Columbus, Ohio – During a COVID briefing on Wednesday Ohio Governor Mike DeWine rescinded the State of Ohio guidance suggesting students quarantine after being in close contact with other COVID-positive students in school and the classroom.
“Today we are changing our guidance,” said DeWine. “I know that there’s been a great deal of pain – students not being able to do things because they are in quarantine. I fully understand that and I’m sorry that happened, but we had to follow the CDC guidance.”
The Governor said the decision was based on an evaluation of Ohio students, a CDC report involving students in Mississippi, and priority the Governor has given to teachers and staff to receive the COVID vaccine.
The evaluation of Ohio students was conducted by the Ohio Schools COVID-19 Evaluation Team – a conglomerate of researchers from Ohio Colleges of Medicine Government Resource Center, The Ohio State University, Wright State University, Ohio University and the Post-Acute Rapid Response Team.
Ohio Chief Medical Officer Dr. Bruce Vanderhoff explained the Ohio evaluation: “involved the testing of 728 children in seven school districts between November 10 – December 18.”
Now, among the students were 524 students who, while in a school classroom, were noted to be in close contact (under the current CDC guidelines) with someone with COVID-19.
The others in the study were either further away in that same classroom or outside that classroom but in the same grade.
And here’s what the researchers found: there was no discernable difference in the incidence rate among the exposed students and the students who weren’t exposed. The rate for both groups hoovered right around three percent.
Now, it’s important to note, this involved students in classrooms, not extracurricular, community or home settings.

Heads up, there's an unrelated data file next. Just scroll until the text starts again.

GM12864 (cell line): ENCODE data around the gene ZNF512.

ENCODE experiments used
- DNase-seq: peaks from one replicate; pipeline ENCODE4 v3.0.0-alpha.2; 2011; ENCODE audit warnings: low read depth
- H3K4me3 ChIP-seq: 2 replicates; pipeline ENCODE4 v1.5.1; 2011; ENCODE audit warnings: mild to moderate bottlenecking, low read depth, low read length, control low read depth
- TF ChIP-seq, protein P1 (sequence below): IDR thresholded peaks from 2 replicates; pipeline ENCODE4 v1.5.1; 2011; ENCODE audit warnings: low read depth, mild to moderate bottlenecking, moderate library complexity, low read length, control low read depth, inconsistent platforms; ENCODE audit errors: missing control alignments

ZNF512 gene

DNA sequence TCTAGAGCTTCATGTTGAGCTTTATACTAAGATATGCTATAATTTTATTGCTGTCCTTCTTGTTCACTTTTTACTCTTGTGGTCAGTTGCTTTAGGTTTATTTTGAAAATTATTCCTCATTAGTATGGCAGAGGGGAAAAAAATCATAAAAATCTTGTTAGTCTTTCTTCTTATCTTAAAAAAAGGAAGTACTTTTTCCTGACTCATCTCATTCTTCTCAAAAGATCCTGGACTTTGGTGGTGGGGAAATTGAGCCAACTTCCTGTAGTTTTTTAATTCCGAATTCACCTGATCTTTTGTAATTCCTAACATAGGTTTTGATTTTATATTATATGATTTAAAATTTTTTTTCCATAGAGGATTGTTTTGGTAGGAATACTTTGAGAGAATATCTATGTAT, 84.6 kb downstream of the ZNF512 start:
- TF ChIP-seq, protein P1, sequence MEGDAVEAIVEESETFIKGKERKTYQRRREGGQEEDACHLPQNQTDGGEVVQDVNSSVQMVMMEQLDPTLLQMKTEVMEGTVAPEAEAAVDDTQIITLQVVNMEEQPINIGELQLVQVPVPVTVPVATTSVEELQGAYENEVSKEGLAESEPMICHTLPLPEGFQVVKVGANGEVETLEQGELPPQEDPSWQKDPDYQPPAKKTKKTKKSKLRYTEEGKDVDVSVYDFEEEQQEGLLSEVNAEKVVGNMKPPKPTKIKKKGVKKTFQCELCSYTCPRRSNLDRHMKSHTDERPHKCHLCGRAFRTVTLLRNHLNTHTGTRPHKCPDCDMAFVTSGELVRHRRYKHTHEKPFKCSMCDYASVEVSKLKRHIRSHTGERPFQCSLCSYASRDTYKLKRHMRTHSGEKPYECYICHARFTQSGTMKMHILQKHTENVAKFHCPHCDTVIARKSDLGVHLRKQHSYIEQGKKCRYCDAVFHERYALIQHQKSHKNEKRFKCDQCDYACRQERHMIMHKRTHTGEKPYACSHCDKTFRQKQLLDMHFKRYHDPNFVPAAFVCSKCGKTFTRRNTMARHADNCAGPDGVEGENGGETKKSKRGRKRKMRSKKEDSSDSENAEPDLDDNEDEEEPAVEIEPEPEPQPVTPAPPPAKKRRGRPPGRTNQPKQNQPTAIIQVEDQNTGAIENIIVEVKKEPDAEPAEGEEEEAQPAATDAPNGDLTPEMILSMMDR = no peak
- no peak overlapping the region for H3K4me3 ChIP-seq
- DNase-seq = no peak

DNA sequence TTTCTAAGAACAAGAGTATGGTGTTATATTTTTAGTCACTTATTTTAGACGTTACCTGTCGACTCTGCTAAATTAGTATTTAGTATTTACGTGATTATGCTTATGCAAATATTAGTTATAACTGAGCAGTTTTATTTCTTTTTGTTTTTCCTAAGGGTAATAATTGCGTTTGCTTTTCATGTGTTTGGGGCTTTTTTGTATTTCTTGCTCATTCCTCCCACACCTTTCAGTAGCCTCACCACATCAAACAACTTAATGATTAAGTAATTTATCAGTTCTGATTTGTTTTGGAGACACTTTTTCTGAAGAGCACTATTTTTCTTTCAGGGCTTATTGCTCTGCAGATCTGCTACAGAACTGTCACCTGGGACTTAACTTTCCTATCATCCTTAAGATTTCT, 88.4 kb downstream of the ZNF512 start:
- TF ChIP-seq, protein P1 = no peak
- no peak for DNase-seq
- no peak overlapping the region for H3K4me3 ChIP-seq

According to Vanderhoff, the CDC study from Mississippi that released on December 18 “shows that the close contacts of children with COVID-19 were more likely to be family members and less likely to be classmates. Importantly, attending school in person or during the two weeks before being tested was not associated with increased likelihood of a positive COVID test.”
DeWine said, “One of the main goals of our COVID-19 vaccination plan is to get K-12 kids back in school – for all parents who want their child back in school and for all districts that want to be back in school, we want them to have the ability to do that.”
The Governor’s Press Secretary Dan Tierney, in an email exchange with The Ohio Star, wrote “I would note that exposure is different than a positive test. Positive COVID tests are still subject to isolation.”
CDC revised guidelines for isolation state that a COVID-positive person can be around others 10 days after symptom onset, 24-hours without no fever without the use of fever-reducing medication and improvement in other COVID symptoms.
People with severe COVID symptoms may have to quarantine longer, while COVID-positive folks who didn’t experience symptoms can come out of lockdown 10 days after their first positive RT-PCR test.
Ohio State Senator Andrew Brenner (R-19) is Vice Chair of the Senate Education Committee and talked with The Star after DeWine’s 2 o’clock briefing.
“We are moving in the right direction. The studies clearly show that the risks to students are minimal and spread of Covid19 in schools is not happening.” Brenner continued, “While many students can work remotely, due to learning styles as well as appropriate one-on-one support from teachers, it is important that students return to regular classrooms in order to continue their education in a proper setting.”
The entire press conference can be viewed below. You can watch the segment on the rescinded guidance 10:50min, ending at the 26-minute mark.
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